The Art of AIDS
BY Benjamin Ryan
November 18 2010 4:00 AM ET
Perhaps best known stateside for Play Me, I’m Yours—an installation of pianos on city streets and in public buildings across the globe “for the public to enjoy,” including 60 placed throughout all five boroughs of New York this year—British artist Luke Jerram is all about sculptures, installations, and live art projects that he hopes excite and inspire people, that he says “explore the edge of perception.” And that’s precisely the motivation behind his creation of transparent glass sculptures of microbes that are having a major effect on our planet, including an HIV cell (above). Jerram believes there’s a need to contemplate the global impact of each disease and to consider how the artificial coloring of scientific imagery affects our understanding of phenomena.
The question of pseudocoloring in biomedicine, he says, and its use for communicating science is a vast and complex subject. “If some images are colored for scientific purposes,” he asks, “and others are altered simply for aesthetic reasons, how can a viewer tell the difference? How many people believe viruses are brightly colored? Are there any color conventions, and what kind of ‘presence’ do pseudocoloured images have that ‘naturally’ colored specimens don’t? How does the choice of different colours affect their reception?”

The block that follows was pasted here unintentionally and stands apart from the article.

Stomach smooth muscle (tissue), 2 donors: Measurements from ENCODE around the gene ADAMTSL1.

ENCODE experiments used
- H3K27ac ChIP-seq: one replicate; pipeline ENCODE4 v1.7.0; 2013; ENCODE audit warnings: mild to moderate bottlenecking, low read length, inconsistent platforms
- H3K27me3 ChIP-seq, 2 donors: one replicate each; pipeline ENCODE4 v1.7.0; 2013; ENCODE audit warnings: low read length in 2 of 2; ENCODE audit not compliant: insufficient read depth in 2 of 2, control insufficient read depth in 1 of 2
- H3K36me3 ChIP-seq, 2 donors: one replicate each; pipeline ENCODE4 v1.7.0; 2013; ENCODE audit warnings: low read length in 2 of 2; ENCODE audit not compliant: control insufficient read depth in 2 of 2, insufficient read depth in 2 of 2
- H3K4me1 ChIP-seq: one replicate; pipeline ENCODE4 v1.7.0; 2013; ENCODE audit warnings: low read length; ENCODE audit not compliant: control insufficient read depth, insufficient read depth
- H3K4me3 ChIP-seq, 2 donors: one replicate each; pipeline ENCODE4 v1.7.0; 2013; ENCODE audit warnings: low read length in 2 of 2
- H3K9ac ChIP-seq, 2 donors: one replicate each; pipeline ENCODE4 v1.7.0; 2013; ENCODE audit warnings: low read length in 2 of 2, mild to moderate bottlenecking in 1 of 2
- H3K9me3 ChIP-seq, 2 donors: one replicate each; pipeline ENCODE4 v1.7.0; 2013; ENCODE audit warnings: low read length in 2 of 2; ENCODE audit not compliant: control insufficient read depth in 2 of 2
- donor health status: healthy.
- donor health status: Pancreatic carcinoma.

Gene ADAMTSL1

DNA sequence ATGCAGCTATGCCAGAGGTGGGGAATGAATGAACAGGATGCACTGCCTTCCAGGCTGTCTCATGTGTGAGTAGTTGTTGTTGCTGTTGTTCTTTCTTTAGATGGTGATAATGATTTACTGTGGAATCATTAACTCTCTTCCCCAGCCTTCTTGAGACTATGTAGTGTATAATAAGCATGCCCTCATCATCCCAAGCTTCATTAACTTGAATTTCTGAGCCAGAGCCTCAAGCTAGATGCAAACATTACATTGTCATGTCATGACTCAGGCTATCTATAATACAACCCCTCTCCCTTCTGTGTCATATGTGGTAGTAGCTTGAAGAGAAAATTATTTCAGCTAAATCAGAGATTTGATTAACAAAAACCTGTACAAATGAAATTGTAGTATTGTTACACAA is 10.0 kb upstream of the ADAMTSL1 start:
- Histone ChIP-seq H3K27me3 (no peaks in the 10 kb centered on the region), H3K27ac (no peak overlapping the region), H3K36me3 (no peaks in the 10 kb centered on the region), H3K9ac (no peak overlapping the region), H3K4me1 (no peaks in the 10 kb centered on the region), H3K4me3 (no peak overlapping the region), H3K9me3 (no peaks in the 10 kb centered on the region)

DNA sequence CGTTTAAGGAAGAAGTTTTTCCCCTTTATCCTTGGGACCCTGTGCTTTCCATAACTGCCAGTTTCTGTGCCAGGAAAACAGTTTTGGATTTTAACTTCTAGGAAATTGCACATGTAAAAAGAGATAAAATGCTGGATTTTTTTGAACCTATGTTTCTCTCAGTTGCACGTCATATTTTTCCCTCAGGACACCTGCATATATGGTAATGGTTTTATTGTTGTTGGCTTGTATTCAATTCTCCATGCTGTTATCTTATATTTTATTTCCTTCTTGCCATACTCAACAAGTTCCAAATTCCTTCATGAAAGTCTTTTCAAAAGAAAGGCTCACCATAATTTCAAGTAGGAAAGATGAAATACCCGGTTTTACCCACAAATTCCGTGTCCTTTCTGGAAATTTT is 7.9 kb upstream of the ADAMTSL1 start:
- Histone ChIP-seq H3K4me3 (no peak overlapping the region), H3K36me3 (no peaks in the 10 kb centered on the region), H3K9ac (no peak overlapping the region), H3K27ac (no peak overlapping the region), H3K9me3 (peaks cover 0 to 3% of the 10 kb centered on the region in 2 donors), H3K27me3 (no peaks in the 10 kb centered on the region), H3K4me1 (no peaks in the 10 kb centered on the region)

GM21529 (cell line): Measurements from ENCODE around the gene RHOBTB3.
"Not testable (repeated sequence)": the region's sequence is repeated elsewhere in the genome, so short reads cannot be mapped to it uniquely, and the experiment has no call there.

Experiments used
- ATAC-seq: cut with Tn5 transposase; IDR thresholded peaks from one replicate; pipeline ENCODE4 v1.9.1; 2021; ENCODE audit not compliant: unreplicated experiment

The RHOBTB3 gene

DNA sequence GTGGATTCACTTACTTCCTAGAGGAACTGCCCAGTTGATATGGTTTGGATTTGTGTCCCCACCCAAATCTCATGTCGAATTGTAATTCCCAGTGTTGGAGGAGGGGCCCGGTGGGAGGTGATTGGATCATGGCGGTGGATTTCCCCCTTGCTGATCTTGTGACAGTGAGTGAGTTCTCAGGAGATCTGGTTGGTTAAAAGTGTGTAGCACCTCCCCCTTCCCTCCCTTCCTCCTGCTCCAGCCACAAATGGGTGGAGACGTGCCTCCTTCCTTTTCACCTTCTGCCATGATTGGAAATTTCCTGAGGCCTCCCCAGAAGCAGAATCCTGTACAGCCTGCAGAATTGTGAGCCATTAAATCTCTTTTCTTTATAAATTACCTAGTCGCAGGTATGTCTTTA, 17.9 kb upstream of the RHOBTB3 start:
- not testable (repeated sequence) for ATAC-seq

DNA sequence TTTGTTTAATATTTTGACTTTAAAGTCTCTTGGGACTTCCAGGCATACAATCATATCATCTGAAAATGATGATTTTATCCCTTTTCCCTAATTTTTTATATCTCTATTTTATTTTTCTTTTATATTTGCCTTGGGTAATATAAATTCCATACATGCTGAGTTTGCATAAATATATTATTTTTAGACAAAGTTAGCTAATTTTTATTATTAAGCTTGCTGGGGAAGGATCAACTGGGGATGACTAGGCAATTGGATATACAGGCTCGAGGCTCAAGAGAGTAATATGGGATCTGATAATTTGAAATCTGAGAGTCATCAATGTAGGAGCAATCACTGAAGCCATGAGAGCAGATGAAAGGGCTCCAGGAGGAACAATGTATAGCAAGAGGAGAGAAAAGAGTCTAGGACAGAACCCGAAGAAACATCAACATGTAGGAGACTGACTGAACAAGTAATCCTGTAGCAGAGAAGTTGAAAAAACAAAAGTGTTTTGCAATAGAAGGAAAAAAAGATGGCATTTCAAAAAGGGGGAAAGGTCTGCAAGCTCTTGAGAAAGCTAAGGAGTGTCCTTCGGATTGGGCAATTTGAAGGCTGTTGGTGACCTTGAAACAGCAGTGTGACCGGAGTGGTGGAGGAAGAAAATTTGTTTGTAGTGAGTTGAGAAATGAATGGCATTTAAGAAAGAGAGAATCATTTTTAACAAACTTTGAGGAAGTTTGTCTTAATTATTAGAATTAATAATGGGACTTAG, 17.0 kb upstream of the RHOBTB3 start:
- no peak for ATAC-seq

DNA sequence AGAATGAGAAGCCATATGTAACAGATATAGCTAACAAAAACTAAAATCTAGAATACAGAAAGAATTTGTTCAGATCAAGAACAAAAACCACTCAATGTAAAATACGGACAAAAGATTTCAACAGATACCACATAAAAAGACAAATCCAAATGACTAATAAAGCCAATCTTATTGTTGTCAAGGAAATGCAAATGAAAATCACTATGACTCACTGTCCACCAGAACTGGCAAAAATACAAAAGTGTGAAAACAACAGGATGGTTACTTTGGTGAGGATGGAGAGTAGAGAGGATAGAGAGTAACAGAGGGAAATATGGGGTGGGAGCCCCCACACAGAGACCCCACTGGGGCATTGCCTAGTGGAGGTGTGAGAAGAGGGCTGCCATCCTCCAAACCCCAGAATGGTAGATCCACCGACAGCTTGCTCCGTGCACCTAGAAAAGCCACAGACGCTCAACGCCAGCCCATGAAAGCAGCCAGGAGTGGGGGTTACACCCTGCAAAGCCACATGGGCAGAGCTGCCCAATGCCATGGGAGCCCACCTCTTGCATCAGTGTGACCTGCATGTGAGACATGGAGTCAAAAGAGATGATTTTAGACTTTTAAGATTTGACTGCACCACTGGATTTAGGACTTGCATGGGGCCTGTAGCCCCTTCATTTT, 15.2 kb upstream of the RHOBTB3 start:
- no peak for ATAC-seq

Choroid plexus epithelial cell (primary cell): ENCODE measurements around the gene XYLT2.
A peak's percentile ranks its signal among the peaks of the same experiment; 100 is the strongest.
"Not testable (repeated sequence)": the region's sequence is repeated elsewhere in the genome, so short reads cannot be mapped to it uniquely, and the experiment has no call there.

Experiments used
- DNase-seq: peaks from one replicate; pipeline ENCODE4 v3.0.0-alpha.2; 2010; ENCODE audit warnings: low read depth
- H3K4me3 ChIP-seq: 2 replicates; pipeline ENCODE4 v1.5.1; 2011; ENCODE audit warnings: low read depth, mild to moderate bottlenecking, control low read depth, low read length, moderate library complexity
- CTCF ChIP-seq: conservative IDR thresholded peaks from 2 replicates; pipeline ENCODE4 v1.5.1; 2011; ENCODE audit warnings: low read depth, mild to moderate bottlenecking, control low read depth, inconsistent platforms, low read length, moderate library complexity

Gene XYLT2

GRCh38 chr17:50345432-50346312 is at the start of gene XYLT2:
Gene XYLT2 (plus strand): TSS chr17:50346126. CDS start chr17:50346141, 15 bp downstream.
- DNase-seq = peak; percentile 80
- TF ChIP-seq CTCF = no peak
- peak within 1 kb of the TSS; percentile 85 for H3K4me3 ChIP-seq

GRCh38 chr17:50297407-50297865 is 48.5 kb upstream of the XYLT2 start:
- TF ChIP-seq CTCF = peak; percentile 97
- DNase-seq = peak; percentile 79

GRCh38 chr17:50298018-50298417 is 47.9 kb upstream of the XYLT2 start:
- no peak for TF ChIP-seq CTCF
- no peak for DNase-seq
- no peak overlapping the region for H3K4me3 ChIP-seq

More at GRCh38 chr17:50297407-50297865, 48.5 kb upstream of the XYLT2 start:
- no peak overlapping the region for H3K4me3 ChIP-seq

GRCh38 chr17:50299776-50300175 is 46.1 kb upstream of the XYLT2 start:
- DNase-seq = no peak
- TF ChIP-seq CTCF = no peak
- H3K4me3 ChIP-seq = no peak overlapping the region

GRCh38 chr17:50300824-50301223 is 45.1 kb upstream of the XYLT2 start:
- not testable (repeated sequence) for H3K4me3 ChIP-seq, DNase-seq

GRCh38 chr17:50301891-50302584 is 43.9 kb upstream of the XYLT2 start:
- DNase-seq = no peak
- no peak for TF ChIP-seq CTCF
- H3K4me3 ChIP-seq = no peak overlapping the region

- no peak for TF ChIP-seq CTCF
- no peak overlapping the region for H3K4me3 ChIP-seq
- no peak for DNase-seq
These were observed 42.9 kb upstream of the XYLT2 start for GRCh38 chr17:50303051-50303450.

Working with virologists from the University of Bristol, Jerram used a combination of scientific microscopic photos and models to create his works—including swine flu, smallpox, and SARS viruses as well as an untitled future mutation—and now images of Jerram’s color-free art are being distributed as alternative representations of each virus.
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